Socially-Engaged Public History: Practice, Ethics and Politics
This conference will explore the practice, ethics and politics of collaborations between academic historians and groups outside the university in socially-engaged ways. It focuses in particular on projects involving groups who have not historically been well represented at universities. Such ‘co-production’ of historical research seeks not simply to engage with marginalised publics or to communicate research findings beyond our usual audiences. Rather it includes members of the public as active participants and partners in the research process. In doing so, it seeks to tap into other forms of expertise beyond academia, to develop new perspectives and approaches, and to produce an enriched and revitalised historical analysis. Such collaborations are often challenging – practically, intellectually and sometimes emotionally. This conference will explore some of the questions they raise about the ethics and politics of doing public history.
What role should historians play when engaging with marginalised, disadvantaged or minority groups? What challenges do historians face when working in collaborative ways with groups who might not have historically had much contact with universities or academics? How can historians create spaces for dialogue and the two-way sharing of expertise? And how can we work with a variety of groups and individuals in a mutually beneficial and non-tokenistic way? What do such collaborations offer at a moment when concerns about racist attacks, inequalities in education and social tensions are so visible?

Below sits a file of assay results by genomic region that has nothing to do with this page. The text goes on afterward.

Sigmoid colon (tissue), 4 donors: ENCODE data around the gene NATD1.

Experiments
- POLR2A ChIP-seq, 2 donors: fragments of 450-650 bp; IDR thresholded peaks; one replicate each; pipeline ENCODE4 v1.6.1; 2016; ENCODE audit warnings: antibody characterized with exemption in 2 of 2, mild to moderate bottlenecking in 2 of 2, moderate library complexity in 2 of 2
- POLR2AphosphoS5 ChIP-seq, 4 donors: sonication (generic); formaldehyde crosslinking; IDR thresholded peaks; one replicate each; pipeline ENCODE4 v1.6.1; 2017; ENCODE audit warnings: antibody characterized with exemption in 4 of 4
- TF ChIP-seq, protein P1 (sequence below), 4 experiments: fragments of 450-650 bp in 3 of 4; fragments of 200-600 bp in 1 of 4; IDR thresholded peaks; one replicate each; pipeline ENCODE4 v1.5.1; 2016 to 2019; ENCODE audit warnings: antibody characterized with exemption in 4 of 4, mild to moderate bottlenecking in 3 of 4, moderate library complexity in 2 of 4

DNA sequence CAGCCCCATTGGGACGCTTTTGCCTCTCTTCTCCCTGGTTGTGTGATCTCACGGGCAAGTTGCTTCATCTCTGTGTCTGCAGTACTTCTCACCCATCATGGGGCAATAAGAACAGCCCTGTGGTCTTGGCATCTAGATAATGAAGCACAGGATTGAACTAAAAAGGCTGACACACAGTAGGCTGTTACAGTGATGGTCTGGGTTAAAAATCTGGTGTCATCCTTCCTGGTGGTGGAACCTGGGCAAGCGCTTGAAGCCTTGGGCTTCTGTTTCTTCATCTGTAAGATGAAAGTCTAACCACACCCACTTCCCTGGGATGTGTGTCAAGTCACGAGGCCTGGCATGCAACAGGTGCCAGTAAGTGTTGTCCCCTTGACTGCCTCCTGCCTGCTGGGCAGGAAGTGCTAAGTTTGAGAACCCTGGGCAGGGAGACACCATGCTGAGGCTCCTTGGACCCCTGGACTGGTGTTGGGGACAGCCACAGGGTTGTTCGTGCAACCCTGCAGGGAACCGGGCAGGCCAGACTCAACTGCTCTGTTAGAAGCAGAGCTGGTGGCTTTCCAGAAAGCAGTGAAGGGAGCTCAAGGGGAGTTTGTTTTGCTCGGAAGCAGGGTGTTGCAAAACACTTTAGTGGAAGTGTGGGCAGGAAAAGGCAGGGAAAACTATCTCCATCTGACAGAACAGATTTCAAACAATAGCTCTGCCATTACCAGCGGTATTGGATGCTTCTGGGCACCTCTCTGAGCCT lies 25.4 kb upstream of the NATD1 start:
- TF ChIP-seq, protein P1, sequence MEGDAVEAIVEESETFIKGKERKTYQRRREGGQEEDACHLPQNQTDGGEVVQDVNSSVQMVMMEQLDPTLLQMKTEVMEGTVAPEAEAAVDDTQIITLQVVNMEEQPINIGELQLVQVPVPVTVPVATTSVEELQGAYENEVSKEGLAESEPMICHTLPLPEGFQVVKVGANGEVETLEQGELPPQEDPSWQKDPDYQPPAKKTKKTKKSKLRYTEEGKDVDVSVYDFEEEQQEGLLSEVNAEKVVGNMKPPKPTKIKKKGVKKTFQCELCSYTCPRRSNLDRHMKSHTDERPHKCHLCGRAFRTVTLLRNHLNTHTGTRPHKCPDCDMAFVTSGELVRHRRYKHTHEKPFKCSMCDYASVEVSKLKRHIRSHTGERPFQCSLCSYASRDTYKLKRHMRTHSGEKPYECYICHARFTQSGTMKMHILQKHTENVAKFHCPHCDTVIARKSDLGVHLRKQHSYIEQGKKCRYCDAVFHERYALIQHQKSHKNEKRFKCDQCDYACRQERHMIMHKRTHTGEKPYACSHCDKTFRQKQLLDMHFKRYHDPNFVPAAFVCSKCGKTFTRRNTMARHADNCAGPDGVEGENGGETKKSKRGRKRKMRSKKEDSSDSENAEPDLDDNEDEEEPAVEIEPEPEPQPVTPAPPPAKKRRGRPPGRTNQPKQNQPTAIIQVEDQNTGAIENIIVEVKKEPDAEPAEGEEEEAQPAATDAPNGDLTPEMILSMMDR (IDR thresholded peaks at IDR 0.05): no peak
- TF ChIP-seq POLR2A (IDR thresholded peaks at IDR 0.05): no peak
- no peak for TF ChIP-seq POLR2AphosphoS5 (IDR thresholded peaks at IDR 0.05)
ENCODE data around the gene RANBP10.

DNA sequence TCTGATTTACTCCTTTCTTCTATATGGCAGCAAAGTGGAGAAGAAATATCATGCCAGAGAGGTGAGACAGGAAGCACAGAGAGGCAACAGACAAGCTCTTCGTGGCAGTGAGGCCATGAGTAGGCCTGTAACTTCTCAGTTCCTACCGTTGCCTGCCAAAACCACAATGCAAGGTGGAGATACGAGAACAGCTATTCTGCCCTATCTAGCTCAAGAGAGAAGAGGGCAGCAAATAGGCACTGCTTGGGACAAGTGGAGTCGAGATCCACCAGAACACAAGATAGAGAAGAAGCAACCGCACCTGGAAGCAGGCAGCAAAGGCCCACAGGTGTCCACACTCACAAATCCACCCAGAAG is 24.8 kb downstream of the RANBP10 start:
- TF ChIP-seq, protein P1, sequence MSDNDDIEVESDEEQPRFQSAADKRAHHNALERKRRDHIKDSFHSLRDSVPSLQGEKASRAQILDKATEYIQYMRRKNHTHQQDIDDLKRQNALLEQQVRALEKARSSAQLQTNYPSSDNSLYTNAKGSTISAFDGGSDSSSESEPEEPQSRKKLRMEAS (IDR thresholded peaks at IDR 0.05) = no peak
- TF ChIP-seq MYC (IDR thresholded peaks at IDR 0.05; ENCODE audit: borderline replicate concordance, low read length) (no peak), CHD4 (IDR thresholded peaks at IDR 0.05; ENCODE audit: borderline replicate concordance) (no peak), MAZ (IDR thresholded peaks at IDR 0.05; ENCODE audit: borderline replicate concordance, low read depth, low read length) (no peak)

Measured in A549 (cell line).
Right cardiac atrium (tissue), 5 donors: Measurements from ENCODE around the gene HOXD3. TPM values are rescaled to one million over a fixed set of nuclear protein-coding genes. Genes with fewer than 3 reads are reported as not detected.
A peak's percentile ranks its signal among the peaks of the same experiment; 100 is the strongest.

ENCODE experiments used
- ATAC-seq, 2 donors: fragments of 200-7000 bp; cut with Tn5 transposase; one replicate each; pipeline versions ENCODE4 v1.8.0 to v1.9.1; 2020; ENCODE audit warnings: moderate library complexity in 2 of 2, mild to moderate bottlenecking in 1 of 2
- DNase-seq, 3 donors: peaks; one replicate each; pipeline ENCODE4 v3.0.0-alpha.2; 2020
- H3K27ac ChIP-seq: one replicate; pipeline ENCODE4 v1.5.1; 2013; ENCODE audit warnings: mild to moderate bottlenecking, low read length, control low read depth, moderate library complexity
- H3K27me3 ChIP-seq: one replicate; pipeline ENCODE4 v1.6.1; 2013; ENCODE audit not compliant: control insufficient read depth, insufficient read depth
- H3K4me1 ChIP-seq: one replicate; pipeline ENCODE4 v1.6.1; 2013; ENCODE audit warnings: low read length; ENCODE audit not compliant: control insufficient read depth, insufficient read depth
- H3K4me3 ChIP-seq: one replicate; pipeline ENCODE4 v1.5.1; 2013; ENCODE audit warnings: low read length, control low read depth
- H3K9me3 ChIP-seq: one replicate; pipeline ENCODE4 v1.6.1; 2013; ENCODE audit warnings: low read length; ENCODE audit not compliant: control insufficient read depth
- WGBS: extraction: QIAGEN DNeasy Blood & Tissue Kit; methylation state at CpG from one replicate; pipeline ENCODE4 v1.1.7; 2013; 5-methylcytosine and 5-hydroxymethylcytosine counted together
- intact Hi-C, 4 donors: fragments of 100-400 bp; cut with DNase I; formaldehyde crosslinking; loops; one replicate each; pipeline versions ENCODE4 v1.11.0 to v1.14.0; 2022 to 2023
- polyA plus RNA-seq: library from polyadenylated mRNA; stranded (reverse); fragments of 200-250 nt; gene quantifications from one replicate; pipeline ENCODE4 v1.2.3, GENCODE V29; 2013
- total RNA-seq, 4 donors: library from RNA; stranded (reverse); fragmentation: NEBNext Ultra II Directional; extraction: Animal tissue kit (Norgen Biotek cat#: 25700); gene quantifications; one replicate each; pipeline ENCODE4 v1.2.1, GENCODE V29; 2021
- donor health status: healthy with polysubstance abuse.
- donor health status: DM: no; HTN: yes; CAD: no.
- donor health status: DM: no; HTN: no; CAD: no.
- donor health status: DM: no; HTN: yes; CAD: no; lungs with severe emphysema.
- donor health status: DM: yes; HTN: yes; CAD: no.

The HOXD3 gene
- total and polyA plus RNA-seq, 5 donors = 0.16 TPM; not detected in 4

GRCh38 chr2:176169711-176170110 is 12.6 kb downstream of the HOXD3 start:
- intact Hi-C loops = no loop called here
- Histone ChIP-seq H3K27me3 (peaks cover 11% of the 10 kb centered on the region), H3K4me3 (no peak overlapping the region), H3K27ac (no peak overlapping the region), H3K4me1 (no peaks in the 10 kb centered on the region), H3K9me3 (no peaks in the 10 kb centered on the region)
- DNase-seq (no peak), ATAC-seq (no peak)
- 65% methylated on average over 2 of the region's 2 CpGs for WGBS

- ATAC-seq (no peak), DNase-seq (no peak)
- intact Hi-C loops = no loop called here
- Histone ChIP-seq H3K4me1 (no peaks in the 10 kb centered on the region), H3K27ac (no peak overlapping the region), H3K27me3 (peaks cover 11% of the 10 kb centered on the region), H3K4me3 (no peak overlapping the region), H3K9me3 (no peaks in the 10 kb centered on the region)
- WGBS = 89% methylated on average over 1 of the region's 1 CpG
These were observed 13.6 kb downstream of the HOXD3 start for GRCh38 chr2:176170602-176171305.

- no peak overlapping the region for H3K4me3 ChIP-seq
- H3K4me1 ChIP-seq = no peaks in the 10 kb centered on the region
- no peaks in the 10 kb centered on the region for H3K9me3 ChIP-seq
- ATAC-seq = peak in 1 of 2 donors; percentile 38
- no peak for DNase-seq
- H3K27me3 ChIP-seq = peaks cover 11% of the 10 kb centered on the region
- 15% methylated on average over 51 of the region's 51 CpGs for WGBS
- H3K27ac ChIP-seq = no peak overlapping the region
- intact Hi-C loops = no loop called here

At the heart of this are a series of questions about the politics of public history. For some practitioners, it is axiomatic that public history has a politics and that politics is left-wing. But might a politicised public history that seeks social justice actually reinforce the academic echo chamber?
Finally, the conference aims to bring together a range of historian-practitioners to reflect back on our own discipline. What new insights, perspectives and methodologies might historians stand to gain from this? How does socially-engaged or collaborative public history contribute to the discipline of history? How does public history intersect with the politics, identity and emotions of the historian? Does good socially-engaged public history depend on the commitment and emotional investment of the historian?